The Oslo Agreement

Rabin`s decision generated huge opposition within Likud and most settlers, although the majority of Israelis strongly supported him at first, especially since the agreement allowed Israel to free itself from the Gaza Strip. In October 1994, Jordan also signed a comprehensive peace agreement with Israel, and many other Arab states, including the small Persian Gulf Emirates, began to reject old taboos about contact with the Jewish state. A few days before the official signing of Oslo I, the two sides signed a „letter of mutual recognition“ in which the PLO declared itself ready to recognize the State of Israel (before this agreement, they had considered the country contrary to international law since its creation in 1948) and the Israelis recognized the role of „representative of the Palestinian people“ of the PLO. The exclusion of Jerusalem and settlements from the territories to be transferred to the Palestinians would not alter the Israeli presence, including the army, to protect them, without a negotiated agreement. The agreements also preserve Israel`s exclusive control of the borders, airspace and territorial waters of the Gaza Strip. Oslo II, Article XII: the Oslo Accords are a couple of agreements between the Government of Israel and the Palestine Liberation Organization (PLO): the Oslo I Agreements signed in Washington, D.C. in 1993; [1] and the Oslo II Agreements, signed in Taba, Egypt, in 1995. [2] The Oslo Accords marked the beginning of the Oslo process, a peace process aimed at reaching a peace treaty on the basis of UN Security Council Resolutions 242 and 338 and respecting the „right of the Palestinian people to self-determination“. The Oslo process began after secret negotiations in Oslo, which led to the PLO`s recognition of the State of Israel and Israel`s recognition of the PLO as a representative of the Palestinian people and negotiating partner.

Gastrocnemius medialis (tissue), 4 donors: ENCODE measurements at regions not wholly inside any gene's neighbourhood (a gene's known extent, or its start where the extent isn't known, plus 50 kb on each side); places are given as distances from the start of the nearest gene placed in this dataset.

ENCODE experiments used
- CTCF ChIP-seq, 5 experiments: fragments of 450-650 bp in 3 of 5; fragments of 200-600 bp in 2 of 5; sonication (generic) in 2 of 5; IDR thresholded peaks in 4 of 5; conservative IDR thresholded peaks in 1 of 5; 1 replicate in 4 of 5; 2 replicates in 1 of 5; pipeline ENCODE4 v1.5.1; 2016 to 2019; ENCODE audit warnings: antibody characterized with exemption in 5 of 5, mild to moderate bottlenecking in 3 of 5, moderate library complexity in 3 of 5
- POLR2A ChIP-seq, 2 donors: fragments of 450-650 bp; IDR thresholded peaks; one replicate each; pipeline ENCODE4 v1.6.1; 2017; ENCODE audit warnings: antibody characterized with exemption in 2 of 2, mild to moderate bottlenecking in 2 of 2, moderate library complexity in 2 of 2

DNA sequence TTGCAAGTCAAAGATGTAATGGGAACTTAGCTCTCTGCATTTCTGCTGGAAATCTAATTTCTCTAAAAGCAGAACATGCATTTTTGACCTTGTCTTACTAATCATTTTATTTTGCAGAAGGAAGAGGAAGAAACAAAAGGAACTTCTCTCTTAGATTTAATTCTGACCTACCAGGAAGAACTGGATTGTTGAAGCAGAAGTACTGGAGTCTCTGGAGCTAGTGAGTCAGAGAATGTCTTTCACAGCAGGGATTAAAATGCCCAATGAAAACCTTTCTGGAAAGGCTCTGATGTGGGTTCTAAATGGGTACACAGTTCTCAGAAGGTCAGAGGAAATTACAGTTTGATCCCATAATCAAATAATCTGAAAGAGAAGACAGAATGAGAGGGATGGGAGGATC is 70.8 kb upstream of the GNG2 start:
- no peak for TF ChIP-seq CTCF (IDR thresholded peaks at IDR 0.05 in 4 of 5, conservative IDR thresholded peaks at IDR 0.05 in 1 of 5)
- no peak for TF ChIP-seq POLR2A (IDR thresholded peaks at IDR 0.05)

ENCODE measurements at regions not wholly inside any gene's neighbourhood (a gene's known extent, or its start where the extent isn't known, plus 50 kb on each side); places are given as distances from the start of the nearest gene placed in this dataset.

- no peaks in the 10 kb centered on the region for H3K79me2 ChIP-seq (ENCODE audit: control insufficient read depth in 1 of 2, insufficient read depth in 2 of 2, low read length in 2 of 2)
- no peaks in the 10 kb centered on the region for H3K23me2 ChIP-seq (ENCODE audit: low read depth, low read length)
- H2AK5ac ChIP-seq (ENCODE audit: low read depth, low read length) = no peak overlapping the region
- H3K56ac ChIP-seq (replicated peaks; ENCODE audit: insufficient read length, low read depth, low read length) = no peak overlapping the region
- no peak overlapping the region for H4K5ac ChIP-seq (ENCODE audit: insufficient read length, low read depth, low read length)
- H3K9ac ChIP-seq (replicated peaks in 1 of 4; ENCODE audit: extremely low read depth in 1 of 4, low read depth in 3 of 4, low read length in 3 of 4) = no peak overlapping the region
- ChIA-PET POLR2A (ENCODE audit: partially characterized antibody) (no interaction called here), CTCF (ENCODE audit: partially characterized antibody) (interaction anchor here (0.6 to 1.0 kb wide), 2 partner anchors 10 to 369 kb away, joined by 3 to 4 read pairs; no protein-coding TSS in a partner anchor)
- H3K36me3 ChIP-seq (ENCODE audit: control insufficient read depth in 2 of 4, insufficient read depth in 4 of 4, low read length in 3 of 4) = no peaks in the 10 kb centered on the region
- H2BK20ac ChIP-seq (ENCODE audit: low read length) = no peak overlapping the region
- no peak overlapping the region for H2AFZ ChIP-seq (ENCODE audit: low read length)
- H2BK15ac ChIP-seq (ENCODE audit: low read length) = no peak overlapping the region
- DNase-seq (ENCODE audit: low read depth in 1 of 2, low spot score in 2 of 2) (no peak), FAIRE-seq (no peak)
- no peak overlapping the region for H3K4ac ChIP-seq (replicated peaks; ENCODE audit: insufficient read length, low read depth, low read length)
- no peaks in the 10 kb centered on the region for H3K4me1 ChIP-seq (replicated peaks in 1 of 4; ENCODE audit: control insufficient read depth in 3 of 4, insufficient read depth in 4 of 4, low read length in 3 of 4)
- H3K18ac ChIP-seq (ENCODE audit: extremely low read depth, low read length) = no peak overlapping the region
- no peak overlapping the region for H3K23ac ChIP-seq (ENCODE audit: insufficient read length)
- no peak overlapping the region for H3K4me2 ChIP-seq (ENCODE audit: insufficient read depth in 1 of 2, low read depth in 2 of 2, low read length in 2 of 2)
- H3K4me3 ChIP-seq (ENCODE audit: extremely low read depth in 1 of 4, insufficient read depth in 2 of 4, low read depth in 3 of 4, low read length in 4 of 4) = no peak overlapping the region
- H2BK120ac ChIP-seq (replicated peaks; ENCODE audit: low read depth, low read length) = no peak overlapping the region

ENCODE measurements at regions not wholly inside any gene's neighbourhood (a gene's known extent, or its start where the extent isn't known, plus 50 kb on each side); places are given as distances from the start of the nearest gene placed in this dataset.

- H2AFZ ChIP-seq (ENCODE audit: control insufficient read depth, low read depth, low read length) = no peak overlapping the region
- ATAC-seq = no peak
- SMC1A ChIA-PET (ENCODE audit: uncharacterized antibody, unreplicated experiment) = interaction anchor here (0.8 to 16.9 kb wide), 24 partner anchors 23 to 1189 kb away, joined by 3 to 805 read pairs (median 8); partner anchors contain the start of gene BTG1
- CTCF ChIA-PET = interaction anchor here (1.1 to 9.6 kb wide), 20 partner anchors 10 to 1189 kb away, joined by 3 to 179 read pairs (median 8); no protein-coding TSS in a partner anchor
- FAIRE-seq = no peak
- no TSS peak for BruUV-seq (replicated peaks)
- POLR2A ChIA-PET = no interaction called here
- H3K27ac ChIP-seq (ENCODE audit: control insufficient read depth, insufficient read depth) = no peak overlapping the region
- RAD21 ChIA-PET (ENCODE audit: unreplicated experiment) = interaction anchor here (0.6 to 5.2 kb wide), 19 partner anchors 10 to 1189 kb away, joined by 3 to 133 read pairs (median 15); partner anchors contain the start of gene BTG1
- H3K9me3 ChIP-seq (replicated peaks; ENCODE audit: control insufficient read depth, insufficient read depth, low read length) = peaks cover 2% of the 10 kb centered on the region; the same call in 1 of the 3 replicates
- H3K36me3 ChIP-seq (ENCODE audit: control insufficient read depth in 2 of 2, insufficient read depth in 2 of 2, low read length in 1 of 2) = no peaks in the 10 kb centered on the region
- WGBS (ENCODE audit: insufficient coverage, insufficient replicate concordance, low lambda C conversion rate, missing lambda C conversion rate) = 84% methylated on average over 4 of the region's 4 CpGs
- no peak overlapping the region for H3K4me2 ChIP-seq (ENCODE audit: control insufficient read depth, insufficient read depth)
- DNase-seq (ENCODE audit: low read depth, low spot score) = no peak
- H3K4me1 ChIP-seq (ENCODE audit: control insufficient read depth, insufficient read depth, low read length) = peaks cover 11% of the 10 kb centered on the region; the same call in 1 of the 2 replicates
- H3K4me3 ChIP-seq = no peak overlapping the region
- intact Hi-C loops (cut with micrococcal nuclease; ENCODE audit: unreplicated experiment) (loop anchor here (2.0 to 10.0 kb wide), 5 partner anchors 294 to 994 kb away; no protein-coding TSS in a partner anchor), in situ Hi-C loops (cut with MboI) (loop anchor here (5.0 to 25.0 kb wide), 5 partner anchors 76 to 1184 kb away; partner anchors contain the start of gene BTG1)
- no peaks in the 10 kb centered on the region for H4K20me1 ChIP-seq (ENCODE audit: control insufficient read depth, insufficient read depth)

… Talks that culminated in the Oslo Accords (1993) and, as a liaison, in talks between the Guatemalan government and the guerrillas, which resulted in a peace agreement (1997). Egeland represented Norway in the negotiations on the 1997 Ottawa Treaty on the prohibition of anti-personnel mines. From 1999 to 2001, he was a special advisor to… As the United States, Europe and Arab nations continued to invest their hopes in the talks to reach a final agreement, settlement construction tripled in the occupied West Bank and grew at an unprecedented rate. On both sides, there were fears about the intentions of the other party. The Israelis believed that the Palestinians would conclude a tactical peace agreement and that they did not sincerely want to achieve peace and coexistence with Israel.